Monday, December 6, 2010

Ethical Action

I make a distinction between legality and morality. There are many things which are both legal and moral, and quite a few which are illegal and immoral. In between, there are acts which are illegal and moral, and acts which are immoral and legal.
Not everything which is immoral should be illegal. It would be immoral and downright lousy for me to promise to pick my friend up from the airport if I have no intention of doing so, yet to make a law that addresses this would be the height of absurdity and tyranny.
Likewise, many of our laws address things which are not immoral. There is nothing inherently immoral about running a stop sign. If there are no cars or pedestrians around, this action carries no moral weight. (On the other hand, if the roads are covered with a layer of sheer ice, as is often the case in Calgary, it may very well be dangerous to attempt a full stop.) An arbitrary law does not bring a moral dimension to an inherently amoral action (an action which lacks a moral dimension).



Just as I make a distinction between legality and morality, I make another distinction between power and authority. Power is the ability to act, and is amoral. Authority the moral element, which determines whether or not use of power is legitimate.
One can have authority and power, or lack either or both of these elements. The State and the State's police force have power, but authority is not guaranteed. The State does not create its own authority, and a 51% majority does not create authority.

"[T]here is no authority except from God, and those that exist have been instituted by God." (CCC 1899)
What does this passage mean? Well first I will say very certainly: it does not mean that the State has authority given to it by God. The State can have authority, but it does not necessarily possess it.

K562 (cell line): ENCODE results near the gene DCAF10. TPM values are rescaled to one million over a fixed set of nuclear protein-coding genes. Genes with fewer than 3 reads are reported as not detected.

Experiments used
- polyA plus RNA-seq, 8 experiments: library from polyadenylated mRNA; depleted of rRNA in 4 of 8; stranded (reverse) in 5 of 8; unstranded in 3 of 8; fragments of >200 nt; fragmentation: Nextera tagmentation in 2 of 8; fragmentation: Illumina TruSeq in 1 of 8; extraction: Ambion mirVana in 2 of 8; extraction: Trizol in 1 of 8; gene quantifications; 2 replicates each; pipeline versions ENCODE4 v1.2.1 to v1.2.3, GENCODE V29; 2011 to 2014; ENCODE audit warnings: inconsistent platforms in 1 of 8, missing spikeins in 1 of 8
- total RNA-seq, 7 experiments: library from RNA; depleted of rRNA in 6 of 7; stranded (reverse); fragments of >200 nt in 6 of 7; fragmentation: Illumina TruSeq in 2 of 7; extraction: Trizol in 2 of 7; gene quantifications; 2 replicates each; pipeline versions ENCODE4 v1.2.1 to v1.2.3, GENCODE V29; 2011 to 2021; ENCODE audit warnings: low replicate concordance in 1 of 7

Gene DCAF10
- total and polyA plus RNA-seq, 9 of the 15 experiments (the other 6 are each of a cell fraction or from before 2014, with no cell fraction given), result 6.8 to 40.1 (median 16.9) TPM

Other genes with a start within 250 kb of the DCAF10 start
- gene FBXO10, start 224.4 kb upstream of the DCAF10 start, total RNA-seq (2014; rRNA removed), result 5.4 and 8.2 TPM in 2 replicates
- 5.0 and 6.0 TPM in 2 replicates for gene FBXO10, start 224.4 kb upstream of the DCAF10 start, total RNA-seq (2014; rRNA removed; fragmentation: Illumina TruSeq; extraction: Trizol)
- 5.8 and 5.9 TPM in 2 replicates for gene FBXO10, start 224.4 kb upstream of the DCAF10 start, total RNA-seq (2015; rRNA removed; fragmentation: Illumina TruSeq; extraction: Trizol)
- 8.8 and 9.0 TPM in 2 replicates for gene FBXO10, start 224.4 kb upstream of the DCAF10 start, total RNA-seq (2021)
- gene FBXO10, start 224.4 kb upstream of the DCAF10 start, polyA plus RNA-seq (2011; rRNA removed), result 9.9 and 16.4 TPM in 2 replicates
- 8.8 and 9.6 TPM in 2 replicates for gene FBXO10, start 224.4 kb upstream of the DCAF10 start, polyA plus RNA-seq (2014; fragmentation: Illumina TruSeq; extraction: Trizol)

One has authority when he stands for morality and natural law. I have morality when I defend myself, or my family, or my friends from aggression at the hands of a criminal. The Pope has authority when he speaks on behalf of the unborn. The Canadian government and the American Government have no authority whatsoever when they fund abortions, or recognize them as a "right". They have no authority when they tell you what you can eat, or drink, or buy, or by what methods you may protect yourself.

The governments have power though, and if we don't listen, we will be fined. If we don't pay their graft, we will be imprisoned. If we resist, we will be killed. So we listen, down the barrel of a gun wrapped in the guise of "the common good".


Now I finally get to the point which I had set out to make:
A legitimate State may act with no more authority than any single individual possesses.


Authority does not derive its moral legitimacy from itself (CCC 1902), so therefore any State may only do what its citizens already have the moral authority to do themselves. Nobody, not even the State, has the authority to do or enforce that which is immoral. The State has the power to do so, which it has continually exercised, however when we resist tyranny, we do so with authority (if not with power).

Everybody, whether appointed by the State or not, may only do that which is moral.

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